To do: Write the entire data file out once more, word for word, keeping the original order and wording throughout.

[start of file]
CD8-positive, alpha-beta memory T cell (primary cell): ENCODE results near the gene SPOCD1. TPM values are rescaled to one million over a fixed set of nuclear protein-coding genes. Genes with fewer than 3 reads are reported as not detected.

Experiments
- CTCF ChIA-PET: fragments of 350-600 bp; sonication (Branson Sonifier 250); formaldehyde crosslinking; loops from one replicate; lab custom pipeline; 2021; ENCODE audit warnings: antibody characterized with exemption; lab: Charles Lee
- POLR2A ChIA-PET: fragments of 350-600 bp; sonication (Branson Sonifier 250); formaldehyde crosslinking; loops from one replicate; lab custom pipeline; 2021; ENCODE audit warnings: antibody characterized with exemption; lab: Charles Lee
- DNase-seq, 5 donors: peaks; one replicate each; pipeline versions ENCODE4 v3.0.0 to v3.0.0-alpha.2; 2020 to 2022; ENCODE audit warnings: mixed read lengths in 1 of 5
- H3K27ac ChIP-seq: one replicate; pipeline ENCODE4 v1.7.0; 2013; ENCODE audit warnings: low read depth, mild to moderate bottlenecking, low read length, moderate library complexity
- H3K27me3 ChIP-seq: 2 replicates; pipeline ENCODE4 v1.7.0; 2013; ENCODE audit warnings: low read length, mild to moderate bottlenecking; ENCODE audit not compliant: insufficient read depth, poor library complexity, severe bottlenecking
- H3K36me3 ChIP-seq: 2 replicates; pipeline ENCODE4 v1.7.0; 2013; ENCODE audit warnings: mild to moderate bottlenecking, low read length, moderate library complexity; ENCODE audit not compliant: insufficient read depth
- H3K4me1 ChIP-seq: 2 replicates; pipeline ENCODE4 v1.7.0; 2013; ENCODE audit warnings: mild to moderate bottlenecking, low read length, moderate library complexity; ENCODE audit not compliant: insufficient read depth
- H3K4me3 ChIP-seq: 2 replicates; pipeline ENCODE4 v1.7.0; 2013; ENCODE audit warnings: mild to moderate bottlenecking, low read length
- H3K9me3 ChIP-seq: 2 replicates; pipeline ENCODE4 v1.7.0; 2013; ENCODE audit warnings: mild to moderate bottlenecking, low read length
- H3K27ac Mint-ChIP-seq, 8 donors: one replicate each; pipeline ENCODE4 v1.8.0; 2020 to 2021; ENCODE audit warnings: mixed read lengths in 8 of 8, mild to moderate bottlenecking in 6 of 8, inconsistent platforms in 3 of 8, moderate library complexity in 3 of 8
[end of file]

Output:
CD8-positive, alpha-beta memory T cell (primary cell): ENCODE results near the gene SPOCD1. TPM values are rescaled to one million over a fixed set of nuclear protein-coding genes. Genes with fewer than 3 reads are reported as not detected.

Experiments
- CTCF ChIA-PET: fragments of 350-600 bp; sonication (Branson Sonifier 250); formaldehyde crosslinking; loops from one replicate; lab custom pipeline; 2021; ENCODE audit warnings: antibody characterized with exemption; lab: Charles Lee
- POLR2A ChIA-PET: fragments of 350-600 bp; sonication (Branson Sonifier 250); formaldehyde crosslinking; loops from one replicate; lab custom pipeline; 2021; ENCODE audit warnings: antibody characterized with exemption; lab: Charles Lee
- DNase-seq, 5 donors: peaks; one replicate each; pipeline versions ENCODE4 v3.0.0 to v3.0.0-alpha.2; 2020 to 2022; ENCODE audit warnings: mixed read lengths in 1 of 5
- H3K27ac ChIP-seq: one replicate; pipeline ENCODE4 v1.7.0; 2013; ENCODE audit warnings: low read depth, mild to moderate bottlenecking, low read length, moderate library complexity
- H3K27me3 ChIP-seq: 2 replicates; pipeline ENCODE4 v1.7.0; 2013; ENCODE audit warnings: low read length, mild to moderate bottlenecking; ENCODE audit not compliant: insufficient read depth, poor library complexity, severe bottlenecking
- H3K36me3 ChIP-seq: 2 replicates; pipeline ENCODE4 v1.7.0; 2013; ENCODE audit warnings: mild to moderate bottlenecking, low read length, moderate library complexity; ENCODE audit not compliant: insufficient read depth
- H3K4me1 ChIP-seq: 2 replicates; pipeline ENCODE4 v1.7.0; 2013; ENCODE audit warnings: mild to moderate bottlenecking, low read length, moderate library complexity; ENCODE audit not compliant: insufficient read depth
- H3K4me3 ChIP-seq: 2 replicates; pipeline ENCODE4 v1.7.0; 2013; ENCODE audit warnings: mild to moderate bottlenecking, low read length
- H3K9me3 ChIP-seq: 2 replicates; pipeline ENCODE4 v1.7.0; 2013; ENCODE audit warnings: mild to moderate bottlenecking, low read length
- H3K27ac Mint-ChIP-seq, 8 donors: one replicate each; pipeline ENCODE4 v1.8.0; 2020 to 2021; ENCODE audit warnings: mixed read lengths in 8 of 8, mild to moderate bottlenecking in 6 of 8, inconsistent platforms in 3 of 8, moderate library complexity in 3 of 8